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Deep dreams are made of these

Deep dreams are made of these

By ,

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Tags: Codes of ethics

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Over the summer, the Internet went into a collective frenzy for what looked like psychedelic images more fitting for a late 1960s dorm room, not for the most popular tech news sites. Images of dogs sprouting other dogs in fractal delight, and other hallucinatory apparitions took over the Internet. I'm describing Google's "DeepDream" image software.1 It seemed like everyone and their uncle were posting crazy, deepdreamed images on my Facebook feed for a few weeks. Of course these computers weren't dreaming, or at least not the way we do. A complex artificial neural network trained on images, not REM sleep, is responsible for creating these bizarre creations.

What began as a submission for the 2014 ImageNet Large-Scale Visual Recognition Challenge, became software created to identify objects and patterns. The DeepDream software takes that code and optimizes input images so that its system can find features in images for easier classification.

Deep learning has been advancing the field of artificial intelligence at Google and beyond. These levels of artificial neural networks (ANN), which are generated from unsupervised learning, have existed for a long time (ANNs were hot in the 1980s), but now we have more data. In many cases the features the system finds make little or no sense at one level, but contribute meaningfully many levels up. But now deep learning is starting to make big progress in speech and image recognition. Graphics and HCI researchers are starting to use these tools to produce exciting results; in a recent meeting, a colleague suggested using deep learning to classify some of my data. Once the HCI people start using it, you know it must be a big deal.

All of this comes out of an AI approach that starts to look a lot more like how our brain works than traditional machine learning approaches. Of course, we still have little understanding of how the brain works on a fundamental level—many of the interesting questions in neuroscience are often answered by a "we don't know." But more and more researchers are seeing the importance of lots of data, or exposure to events, as central to our learning and perception. Philosophers like Alve Noë have described the importance of embodiment in learning and cognition. AI researchers have long aspired to embody these principles in their research, but for the past few decades support-vector networks (SVNs) and machine learning have prevailed. Now, big data and robotics might change this.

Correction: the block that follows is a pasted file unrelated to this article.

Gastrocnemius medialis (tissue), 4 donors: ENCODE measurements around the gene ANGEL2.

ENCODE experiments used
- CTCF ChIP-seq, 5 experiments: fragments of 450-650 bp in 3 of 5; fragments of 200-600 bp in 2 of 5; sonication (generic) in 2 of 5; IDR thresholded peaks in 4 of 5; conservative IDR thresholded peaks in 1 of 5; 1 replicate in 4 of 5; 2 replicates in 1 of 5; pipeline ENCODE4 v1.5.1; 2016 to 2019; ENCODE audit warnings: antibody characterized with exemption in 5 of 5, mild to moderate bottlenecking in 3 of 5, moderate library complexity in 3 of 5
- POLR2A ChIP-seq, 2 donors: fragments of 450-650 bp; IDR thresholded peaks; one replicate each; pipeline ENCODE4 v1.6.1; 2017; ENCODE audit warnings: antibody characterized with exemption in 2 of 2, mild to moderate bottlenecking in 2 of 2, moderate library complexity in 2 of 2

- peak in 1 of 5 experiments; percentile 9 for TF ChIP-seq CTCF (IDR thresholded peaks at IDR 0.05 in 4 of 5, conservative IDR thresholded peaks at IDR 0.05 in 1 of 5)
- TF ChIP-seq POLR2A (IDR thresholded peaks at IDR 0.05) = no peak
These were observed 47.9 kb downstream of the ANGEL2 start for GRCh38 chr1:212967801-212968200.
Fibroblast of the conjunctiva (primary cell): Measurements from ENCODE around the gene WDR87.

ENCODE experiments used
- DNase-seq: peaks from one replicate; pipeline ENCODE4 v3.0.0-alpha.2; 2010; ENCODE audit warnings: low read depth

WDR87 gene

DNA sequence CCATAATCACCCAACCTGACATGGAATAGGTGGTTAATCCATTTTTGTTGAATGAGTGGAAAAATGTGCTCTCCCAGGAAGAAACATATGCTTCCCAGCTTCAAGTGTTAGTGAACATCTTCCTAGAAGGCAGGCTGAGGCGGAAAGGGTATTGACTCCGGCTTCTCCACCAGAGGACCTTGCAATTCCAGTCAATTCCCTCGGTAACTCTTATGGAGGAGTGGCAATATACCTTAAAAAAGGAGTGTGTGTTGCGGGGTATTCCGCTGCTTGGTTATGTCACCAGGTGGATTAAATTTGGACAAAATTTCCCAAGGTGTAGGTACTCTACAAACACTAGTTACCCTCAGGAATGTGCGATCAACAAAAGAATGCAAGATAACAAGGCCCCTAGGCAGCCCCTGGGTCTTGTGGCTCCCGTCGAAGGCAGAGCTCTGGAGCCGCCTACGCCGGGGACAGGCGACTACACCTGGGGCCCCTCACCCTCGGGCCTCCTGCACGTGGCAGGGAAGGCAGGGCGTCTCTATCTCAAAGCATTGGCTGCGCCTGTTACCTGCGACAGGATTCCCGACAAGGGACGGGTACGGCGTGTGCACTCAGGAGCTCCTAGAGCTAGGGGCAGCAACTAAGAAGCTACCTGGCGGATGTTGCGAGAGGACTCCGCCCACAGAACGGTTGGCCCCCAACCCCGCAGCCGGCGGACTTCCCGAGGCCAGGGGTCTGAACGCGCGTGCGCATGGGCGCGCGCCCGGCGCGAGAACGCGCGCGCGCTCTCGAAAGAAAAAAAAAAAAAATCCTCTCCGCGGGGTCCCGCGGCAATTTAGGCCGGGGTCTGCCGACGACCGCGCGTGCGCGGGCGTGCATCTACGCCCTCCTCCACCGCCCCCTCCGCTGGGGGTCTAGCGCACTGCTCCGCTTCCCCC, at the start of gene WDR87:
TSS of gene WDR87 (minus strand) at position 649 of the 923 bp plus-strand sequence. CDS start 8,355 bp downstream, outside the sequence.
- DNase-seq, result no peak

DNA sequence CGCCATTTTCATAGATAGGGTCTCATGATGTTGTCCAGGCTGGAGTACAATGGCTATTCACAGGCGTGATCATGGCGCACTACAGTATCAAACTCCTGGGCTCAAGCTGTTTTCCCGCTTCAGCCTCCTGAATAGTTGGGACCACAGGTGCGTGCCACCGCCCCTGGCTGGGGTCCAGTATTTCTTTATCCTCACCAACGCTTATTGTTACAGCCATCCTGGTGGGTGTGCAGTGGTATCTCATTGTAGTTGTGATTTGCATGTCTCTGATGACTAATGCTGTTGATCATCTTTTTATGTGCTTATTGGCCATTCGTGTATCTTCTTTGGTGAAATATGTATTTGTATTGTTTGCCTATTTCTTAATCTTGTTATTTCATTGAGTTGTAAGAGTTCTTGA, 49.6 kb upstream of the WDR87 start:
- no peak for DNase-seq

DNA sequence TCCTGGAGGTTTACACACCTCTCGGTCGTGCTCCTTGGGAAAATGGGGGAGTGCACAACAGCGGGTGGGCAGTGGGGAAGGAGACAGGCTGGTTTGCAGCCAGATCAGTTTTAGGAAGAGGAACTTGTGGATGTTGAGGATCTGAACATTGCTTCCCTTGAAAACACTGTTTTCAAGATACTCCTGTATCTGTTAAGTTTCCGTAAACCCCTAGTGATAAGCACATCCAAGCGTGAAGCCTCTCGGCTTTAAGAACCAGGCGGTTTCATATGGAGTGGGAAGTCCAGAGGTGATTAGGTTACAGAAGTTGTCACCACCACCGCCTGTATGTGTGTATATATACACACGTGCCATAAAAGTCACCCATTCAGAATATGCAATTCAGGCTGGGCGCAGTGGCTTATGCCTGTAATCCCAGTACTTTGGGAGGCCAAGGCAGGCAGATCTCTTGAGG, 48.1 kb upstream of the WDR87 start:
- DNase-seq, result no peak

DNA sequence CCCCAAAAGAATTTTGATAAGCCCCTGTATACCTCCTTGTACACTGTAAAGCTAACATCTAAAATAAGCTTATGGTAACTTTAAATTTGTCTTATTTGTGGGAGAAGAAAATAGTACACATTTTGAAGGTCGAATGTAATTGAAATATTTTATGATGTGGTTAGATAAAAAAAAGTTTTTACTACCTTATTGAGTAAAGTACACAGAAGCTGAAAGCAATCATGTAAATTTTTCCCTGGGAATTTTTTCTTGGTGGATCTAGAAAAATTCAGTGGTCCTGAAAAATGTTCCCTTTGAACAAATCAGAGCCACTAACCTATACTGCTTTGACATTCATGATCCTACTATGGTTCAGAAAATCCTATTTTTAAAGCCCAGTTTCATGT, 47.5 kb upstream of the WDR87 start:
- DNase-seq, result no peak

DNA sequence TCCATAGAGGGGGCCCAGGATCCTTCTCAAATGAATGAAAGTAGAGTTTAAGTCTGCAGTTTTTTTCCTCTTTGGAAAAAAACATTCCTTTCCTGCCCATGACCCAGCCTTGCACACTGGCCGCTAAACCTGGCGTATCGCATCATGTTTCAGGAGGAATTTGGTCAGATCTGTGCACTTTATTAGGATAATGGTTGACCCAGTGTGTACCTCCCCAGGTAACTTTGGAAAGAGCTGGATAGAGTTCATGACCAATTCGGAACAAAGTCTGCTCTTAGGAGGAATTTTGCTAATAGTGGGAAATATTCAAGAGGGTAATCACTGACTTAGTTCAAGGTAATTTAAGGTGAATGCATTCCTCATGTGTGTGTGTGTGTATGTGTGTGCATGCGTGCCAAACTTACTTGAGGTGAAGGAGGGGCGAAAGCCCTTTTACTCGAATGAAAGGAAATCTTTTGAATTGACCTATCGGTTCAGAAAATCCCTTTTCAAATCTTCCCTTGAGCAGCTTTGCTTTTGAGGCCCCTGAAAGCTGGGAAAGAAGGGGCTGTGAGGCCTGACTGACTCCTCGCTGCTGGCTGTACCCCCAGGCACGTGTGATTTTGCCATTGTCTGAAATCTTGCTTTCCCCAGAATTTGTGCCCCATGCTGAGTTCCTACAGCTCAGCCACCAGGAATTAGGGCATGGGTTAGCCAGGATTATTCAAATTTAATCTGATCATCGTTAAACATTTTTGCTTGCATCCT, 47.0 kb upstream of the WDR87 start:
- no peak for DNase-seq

Looking toward the horizon, these evermore intelligent machines mean new, evermore intelligent applications in almost every domain.

Looking toward the horizon, these evermore intelligent machines mean new, evermore intelligent applications in almost every domain. But there may be darker applications: ImageNet can be useful for labeling YouTube videos, but it can also be used to identify enemy combatants. That is why a number of AI researchers and technologists have recently been pushing a ban on AI weapons that have the ability to decide who or what to target.2 Some say an AI arms race may push us in an undesired direction, and that "autonomous weapons will become the Kalashnikovs of tomorrow," easy to produce and hard to control. Signatories include Elon Musk, Stephen Hawking, and AI experts like Stuart Russell, Eric Horvitz, and Peter Norvig.

Of course, we are not there today. As tech journalist John Markoff pointed out during a recent interview at the Computer History Museum in Silicon Valley, robots can barely open doors. The recent DARPA robotics challenge, although clearly displaying some impressive strides in the field, had a human operator in the loop and still resulted in viral videos of robots falling over.

Further down the line we will need to think about not only the ethics of robot use, but also the rights of robots as well. In a clear effort to beef up my nerd cred, I've recently become addicted to "Star Trek: The Next Generation." One of the most interesting story lines on the show, or at least for an arm-chair computer science ethicist like myself, is that of Lt. Commander Data—one of two androids in the galaxy—and his quest to understand what it means to be human. In the episode "Measure of a Man," Starfleet wants to make copies of Data for military means but to do so may involve potentially dissembling him. Data must convince a Starfleet court that he is alive and sentient. Just as the current fight for animal legal "personhood" for captive apes or circus animals has made us question the rights of animals, would my Roomba or a future version of it need such freedoms?

Now is the time to think about these issues. Can we hard code ethics and morals into these robots? How can we teach ethics to robots if we can't yet teach it to the engineers who are programming the robots? With large-scale engineering scandals like the Volkswagen Diesel exhaust regulation fraud—the automaker was caught with systems that falsified pollutant numbers when tested—it seems clear that when there are motivations for financial gain ethical lines become blurred. Before we can have ethical robots, we have to have more ethical engineers.

— Sean Follmer

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1. http://googleresearch.blogspot.co.uk/2015/07/deepdream-code-example-for-visualizing.html

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